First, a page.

The Two-Way
4:23 pm
Tue August 30, 2011

When Is Eid? Muslims Can't Seem To Agree

An Indian Muslim woman poses showing her hands decorated with mehendi (henna) during 'Chand Raat' or 'Night of the Moon' in Hyderabad on August 30, 2011, traditionally held on the eve of the festival of Eid al-Fitr.
NOAH SEELAM AFP/Getty Images

Today is Eid al-Fitr, the Muslim holiday that marks the end of Ramadan, the holy month of fasting. Except that it isn't.

Today, many Muslims in the United States, Egypt, Saudi Arabia, and Jordan are celebrating Eid. Meanwhile, many Muslims in Indonesia, South Africa, India and Oman are not celebrating Eid until Wednesday.

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The Two-Way
3:45 pm
Tue August 30, 2011

When It's Your Time, Would You Like To Be Liquefied?

We had to read on after spotting this line atop a BBC News story today:

"A Glasgow-based company has installed its first commercial 'alkaline hydrolysis' unit at a Florida funeral home."

And just what does that involve? As the St. Petersburg Times explained last October:

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The Two-Way
3:42 pm
Tue August 30, 2011

August Is Deadliest Month Ever In Afghan War

This month, 66 U.S. service members were killed in Afghanistan. According to The Associated Press that makes August the deadliest month in the nearly 10-year-old war. The previous record was in July 2010, when 65 service members were killed.

August's number includes the 30 American troops killed on Aug. 6, when insurgents shot down a Chinook helicopter.

The AP reports:

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The Record
3:30 pm
Tue August 30, 2011

Bluesman 'Honeyboy' Edwards Has Died

David "Honeyboy" Edwards in an undated photo.
Dave Peabody Redferns

David "Honeyboy" Edwards, considered to be the last of a generation of musicians who brought music from the rural Mississippi Delta to the rest of America, died at his home in Chicago early Monday morning. He was 96 years old.

Honeyboy Edwards was born in 1915. He grew up in segregated Mississippi during Jim Crow. Though his dad was a share-cropper, the young Edwards did not work in the fields.

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Politics
3:05 pm
Tue August 30, 2011

Libya Offers Obama Vindication, But Not Doctrine

President Barack Obama addresses the 93rd American Legion National Convention at the Minneapolis Convention Center on Tuesday.
Cory Ryan Getty Images

While Libya's ultimate fate is still unclear, the past week has marked a decisive change. In a speech to the American Legion in Minneapolis Tuesday, President Obama praised "our brave forces who helped the Libyan people finally break free from the grip of Moammar Gadhafi."

The last five months brought a great deal of controversy and criticism to the White House's handling of Libya. Now the administration is claiming some vindication.

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Presidential Race
3:00 pm
Tue August 30, 2011

Perry, Romney Boost Military, Bash Obama In Texas

The two top leaders of the large field of Republican presidential hopefuls have gotten a warm welcome this week from the friendly crowd at the national convention of the Veterans of Foreign Wars in San Antonio.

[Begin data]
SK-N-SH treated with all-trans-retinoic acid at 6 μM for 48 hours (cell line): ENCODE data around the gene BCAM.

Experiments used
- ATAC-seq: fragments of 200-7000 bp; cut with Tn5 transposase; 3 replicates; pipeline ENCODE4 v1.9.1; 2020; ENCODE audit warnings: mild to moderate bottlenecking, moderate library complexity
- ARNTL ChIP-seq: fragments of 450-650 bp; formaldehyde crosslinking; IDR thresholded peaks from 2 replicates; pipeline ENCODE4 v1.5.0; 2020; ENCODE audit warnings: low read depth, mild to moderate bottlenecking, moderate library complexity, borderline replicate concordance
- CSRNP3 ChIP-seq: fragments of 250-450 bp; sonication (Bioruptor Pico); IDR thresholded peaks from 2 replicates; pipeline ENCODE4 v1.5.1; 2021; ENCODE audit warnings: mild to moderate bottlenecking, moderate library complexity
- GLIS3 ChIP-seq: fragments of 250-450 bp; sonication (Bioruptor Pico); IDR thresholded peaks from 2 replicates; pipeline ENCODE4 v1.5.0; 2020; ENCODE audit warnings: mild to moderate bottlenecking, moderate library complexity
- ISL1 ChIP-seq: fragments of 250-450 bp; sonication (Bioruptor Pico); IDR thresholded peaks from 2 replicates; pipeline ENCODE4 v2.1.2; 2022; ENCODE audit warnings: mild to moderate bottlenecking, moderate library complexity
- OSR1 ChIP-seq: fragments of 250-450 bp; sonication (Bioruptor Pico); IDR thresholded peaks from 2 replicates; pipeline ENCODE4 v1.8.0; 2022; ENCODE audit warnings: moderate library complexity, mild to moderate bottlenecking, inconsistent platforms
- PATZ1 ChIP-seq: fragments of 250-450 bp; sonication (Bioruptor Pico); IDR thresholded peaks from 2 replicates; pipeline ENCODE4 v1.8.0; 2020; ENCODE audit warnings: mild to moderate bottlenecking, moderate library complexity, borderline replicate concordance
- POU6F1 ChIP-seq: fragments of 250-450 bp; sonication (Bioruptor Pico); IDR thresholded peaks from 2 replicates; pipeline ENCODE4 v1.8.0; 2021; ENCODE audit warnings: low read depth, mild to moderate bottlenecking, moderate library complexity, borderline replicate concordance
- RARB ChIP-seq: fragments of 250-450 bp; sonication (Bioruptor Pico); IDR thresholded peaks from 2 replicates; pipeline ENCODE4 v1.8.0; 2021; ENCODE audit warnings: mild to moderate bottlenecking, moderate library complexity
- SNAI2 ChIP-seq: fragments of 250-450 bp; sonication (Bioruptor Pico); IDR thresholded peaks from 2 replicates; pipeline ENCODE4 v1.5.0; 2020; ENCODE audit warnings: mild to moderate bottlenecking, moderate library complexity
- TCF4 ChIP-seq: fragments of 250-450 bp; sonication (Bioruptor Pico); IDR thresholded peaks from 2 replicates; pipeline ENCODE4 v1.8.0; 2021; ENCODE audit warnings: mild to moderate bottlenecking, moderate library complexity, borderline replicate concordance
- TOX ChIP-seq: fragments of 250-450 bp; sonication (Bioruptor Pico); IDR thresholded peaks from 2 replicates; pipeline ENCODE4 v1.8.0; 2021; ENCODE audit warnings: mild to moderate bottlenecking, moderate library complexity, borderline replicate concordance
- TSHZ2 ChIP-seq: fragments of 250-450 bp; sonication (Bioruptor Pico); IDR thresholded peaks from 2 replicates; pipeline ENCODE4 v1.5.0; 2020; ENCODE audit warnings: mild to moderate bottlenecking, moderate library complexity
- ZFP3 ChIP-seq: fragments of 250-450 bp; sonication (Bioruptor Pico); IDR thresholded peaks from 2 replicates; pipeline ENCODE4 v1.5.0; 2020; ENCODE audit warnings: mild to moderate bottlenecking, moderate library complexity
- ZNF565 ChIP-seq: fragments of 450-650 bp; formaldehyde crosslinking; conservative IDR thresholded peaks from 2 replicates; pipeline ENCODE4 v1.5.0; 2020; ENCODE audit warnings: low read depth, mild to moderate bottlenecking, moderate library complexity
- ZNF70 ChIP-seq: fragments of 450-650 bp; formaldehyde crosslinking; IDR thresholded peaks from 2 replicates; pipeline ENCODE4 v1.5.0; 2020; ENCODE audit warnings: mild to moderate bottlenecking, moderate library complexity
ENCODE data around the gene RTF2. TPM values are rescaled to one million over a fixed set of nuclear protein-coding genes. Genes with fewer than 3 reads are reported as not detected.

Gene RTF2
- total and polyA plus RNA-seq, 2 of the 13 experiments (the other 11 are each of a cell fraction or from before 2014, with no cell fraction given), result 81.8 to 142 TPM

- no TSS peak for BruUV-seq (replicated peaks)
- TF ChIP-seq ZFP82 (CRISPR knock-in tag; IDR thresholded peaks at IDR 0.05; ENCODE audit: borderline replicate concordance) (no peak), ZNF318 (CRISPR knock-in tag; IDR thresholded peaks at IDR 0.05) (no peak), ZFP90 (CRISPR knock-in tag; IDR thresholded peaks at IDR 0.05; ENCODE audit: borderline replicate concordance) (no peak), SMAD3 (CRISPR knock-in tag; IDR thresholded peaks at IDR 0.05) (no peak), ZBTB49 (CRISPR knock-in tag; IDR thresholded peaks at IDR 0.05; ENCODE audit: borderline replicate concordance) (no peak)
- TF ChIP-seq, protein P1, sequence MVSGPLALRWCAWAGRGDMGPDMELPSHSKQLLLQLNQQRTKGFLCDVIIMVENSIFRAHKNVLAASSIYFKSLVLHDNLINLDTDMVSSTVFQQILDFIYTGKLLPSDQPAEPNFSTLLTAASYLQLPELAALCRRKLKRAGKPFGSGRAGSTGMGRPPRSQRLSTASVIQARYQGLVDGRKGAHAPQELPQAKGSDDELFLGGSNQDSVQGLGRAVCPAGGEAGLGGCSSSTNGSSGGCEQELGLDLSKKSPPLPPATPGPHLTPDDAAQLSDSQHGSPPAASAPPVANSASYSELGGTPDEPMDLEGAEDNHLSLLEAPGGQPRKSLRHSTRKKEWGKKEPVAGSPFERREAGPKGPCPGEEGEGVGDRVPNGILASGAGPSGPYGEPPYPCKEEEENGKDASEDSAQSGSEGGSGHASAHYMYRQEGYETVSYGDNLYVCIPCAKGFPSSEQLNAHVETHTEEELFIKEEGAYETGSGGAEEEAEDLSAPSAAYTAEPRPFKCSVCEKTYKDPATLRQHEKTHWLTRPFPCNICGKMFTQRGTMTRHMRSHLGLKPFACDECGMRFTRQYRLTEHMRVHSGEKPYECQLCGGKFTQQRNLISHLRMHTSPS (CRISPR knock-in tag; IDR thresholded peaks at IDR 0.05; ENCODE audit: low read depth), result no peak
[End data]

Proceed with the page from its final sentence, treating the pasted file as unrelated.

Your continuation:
Texas Gov. Rick Perry and former Massachusetts Gov. Mitt Romney both boasted of their admiration and support for the military in their speeches, but they sidestepped attacks on each other, saving their vitriol for President Obama.

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NPR Story
3:00 pm
Tue August 30, 2011

In Syria, Homs Emerges As Center Of Protest Movement

Now that Hama has been crushed and demoralized, Homs is emerging as the center of anti-government activity in Syria, as protesters have taken up arms to conduct targeted operations against security forces and the army.

Shots - Health Blog
2:51 pm
Tue August 30, 2011

Commission: Researchers Knew Of Ethical Problems In Guatemala STD Study

U.S. researchers knowingly breached medical ethics by infecting Guatemalans with venereal diseases in the 1940s without informing them of the risks, a presidential commission has found.

The Presidential Commission for the Study of Bioethical Issues, which was asked by President Barack Obama to investigate the Guatemalan study in October 2010, came to the conclusion after learning that the researchers had conducted similar research with American prisoners in 1943 but had given them the chance to make informed consent.

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Around the Nation
2:16 pm
Tue August 30, 2011

Flooding From Irene Damages Roads, Strands Towns

Roaring Brook flows onto Route 73 in Keene, N.Y., on Tuesday.
Tom Woodman, Adirondack Explorer AP

Originally published on Wed May 23, 2012 11:28 am

Vermont's National Guard began mobilizing helicopters and heavy equipment Tuesday to airlift food, drinking water and other essentials to about a dozen towns cut off by flooding in the wake of Hurricane Irene.

Days after the massive storm cut a treacherous swath across 11 states, hundreds of roads and scores of bridges remained impassable in the Mid-Atlantic and Northeast. In some cases, those roads and bridges were the sole access routes in and out of rural or coastal communities.

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Shots - Health Blog
1:49 pm
Tue August 30, 2011

Taming High Health Costs Takes Taming High-Tech

Expensive technologies like proton beam therapy and hot chemo baths are among the reasons America's health care spending is rising at an unsustainable clip and making the federal deficit so hard to tame.

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